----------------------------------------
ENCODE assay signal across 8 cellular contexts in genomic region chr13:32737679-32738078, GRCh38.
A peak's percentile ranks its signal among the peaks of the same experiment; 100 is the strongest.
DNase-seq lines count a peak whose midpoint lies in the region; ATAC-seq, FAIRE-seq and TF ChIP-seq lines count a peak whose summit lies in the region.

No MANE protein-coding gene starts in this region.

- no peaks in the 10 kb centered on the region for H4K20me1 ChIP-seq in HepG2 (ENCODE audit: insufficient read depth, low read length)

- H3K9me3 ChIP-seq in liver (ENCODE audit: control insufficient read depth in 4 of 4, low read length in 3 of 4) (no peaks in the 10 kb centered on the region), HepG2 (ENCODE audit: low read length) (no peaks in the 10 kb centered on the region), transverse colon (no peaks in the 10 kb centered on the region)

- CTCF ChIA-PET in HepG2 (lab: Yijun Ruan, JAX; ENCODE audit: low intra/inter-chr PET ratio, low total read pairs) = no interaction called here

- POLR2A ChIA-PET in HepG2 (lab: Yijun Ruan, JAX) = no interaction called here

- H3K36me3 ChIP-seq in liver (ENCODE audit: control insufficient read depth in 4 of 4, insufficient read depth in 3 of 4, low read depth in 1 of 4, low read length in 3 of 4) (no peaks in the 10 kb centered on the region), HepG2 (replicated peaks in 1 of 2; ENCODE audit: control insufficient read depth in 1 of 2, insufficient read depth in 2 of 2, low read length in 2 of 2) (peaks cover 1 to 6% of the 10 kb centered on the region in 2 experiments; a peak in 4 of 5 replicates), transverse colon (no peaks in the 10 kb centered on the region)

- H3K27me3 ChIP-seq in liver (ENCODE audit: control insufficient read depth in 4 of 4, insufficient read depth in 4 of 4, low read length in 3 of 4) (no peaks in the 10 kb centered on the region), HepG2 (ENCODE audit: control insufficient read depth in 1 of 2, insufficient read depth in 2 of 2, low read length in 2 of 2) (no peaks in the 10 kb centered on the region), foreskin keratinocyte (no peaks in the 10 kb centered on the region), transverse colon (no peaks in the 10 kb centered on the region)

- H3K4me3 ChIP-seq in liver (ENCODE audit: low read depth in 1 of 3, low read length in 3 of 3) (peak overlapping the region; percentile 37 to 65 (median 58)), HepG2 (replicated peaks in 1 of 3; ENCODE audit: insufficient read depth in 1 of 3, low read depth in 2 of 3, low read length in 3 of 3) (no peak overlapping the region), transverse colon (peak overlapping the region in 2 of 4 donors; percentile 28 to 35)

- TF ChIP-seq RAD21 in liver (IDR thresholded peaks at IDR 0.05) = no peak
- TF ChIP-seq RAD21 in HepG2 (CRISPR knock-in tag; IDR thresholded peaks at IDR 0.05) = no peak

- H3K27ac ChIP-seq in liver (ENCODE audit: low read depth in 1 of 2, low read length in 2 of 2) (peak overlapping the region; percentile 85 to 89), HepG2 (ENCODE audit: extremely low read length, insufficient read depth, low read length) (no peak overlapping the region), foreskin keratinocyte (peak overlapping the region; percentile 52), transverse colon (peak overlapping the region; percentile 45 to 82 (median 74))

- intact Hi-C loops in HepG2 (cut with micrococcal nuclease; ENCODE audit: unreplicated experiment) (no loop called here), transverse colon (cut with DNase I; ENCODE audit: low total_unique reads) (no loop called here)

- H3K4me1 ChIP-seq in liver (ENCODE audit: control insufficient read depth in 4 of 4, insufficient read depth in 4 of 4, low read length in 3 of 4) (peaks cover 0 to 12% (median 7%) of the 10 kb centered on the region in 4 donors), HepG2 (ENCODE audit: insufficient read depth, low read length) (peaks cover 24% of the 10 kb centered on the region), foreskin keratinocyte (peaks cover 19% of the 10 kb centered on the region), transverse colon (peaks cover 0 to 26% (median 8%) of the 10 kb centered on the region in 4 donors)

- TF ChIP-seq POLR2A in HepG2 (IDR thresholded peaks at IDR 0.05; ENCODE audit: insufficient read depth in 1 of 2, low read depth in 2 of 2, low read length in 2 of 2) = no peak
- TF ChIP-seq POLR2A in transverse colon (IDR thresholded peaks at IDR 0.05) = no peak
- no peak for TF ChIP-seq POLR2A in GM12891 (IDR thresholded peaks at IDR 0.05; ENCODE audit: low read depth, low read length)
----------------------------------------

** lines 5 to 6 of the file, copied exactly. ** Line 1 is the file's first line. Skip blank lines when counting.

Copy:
- no peaks in the 10 kb centered on the region for H4K20me1 ChIP-seq in HepG2 (ENCODE audit: insufficient read depth, low read length)

- H3K9me3 ChIP-seq in liver (ENCODE audit: control insufficient read depth in 4 of 4, low read length in 3 of 4) (no peaks in the 10 kb centered on the region), HepG2 (ENCODE audit: low read length) (no peaks in the 10 kb centered on the region), transverse colon (no peaks in the 10 kb centered on the region)